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Philadelphia Phillies

Philadelphia Phillies

Philadelphia Phillies Logo

Ballpark:
Established:
1883
Affiliations:
Retired Numbers:
1, 14, 20, 32, 36, 42, P, P
Owners:
David Montgomery, Giles Limited Partnership (Bill Giles), Claire S. Betz, Tri-Play Associates (William C. Buck), Double Play Inc
Manager:
General Manager:
Played As:
PHI

 

In the 127-year history of the Philadelphia Phillies franchise, one team has to be the worst. The 1928 Phillies may have been the one. The only thing that might have saved them from this ignominy was the acquistion on July 28 of a 23 year-old lefthanded slugger named Chuck Klein. The team was a pathetic 6-22 in July, marginally better than their 3-22 May, but made an immediate improvement to 11- 19 in August due in large part because of Klein; in 64 games  he hit .360 with 11 homeruns and 34 RBIs.  

Under new manager, Burt Shotton, the team played poorly right from the start, and seemed to adopt a “what’s the use?” attitude when catching stalwart Jimmie Wilson (27 years old) was traded to St. Louis on May 11, where he helped the Cardinals win the pennant, 51 games ahead of the last place Phillies who lost 109 games. Forty one year-old Pete Alexander was still chucking for the Cardinals, going 16-9, 4-0 against the Phillies.

 Later events would show that catcher Spud Davis (24) and firstbaseman Don Hurst (23), acquired in the Wilson trade, were very good ballplayers. In 1928 the Phillies also got an out-of-nowhere performance from 23 year-old rookie thirdbaseman Pinky Whitney who hit .301 and led the team with 103 RBIs.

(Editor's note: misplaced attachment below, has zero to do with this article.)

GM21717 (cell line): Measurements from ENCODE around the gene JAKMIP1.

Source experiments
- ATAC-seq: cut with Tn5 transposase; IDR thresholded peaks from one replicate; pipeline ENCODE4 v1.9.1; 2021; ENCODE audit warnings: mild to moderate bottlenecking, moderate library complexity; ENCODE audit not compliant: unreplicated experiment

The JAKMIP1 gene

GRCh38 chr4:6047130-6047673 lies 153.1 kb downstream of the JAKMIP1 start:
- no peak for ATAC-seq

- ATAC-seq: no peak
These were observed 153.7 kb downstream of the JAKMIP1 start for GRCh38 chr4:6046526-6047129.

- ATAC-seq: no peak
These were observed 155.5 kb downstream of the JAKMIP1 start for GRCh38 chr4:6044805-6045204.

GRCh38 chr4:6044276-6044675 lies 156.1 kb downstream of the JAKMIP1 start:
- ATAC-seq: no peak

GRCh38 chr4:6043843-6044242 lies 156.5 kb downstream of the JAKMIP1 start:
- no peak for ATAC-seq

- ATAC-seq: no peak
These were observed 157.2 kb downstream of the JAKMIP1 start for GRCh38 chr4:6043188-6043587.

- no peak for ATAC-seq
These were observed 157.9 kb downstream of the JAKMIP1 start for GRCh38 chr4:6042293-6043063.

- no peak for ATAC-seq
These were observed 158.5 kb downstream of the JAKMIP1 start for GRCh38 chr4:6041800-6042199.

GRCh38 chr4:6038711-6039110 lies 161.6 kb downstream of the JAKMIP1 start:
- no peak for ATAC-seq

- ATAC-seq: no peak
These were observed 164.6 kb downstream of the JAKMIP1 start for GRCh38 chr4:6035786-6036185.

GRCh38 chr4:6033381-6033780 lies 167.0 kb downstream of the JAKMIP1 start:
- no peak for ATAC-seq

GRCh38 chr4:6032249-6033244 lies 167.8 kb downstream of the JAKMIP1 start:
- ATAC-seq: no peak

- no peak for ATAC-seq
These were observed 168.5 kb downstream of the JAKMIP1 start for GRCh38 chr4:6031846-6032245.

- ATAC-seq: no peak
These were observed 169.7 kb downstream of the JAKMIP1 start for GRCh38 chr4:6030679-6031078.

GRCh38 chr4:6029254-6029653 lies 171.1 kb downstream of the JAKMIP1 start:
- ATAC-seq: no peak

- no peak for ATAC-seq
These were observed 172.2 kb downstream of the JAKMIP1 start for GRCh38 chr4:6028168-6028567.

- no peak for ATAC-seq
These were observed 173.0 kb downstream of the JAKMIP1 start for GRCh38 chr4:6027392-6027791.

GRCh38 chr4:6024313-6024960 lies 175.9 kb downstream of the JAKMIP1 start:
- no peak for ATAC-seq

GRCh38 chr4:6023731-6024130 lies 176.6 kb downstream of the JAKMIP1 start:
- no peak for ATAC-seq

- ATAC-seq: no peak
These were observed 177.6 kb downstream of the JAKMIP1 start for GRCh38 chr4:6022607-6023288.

So there it was – the Phillies had some rising stars, but somebody forgot about the pitching. And boy was it bad. Old amigo, Jimmy Ring, back for another Baker Bowl bruising, was 4-17 with a 6.44 ERA; Les Sweetland, the lefty option, 3-15, ERA – 6.58; Ray Benge, 8-18, 4.55. The team lost 15 of 16 to close the season. But it couldn’t all be blamed on Baker Bowl – they only won 17 road games and lost 60. 

Worst in team history? Wait ‘til you read about the 1938-42 Phillies.

It was the fate of the 1928 Cardinals to be the raw meat for the lion’s den New York Yankees in the World’s Series. Another four-game sweep, keyed by four homeruns from Lou Gehrig, and three from Babe Ruth. The Cardinal’s Old Pete Alexander took the hit before 61,000 screaming, thumbs down, revenge-seeking, zealots, in game two at the New York Coliseum called Yankee Stadium. 

By max blue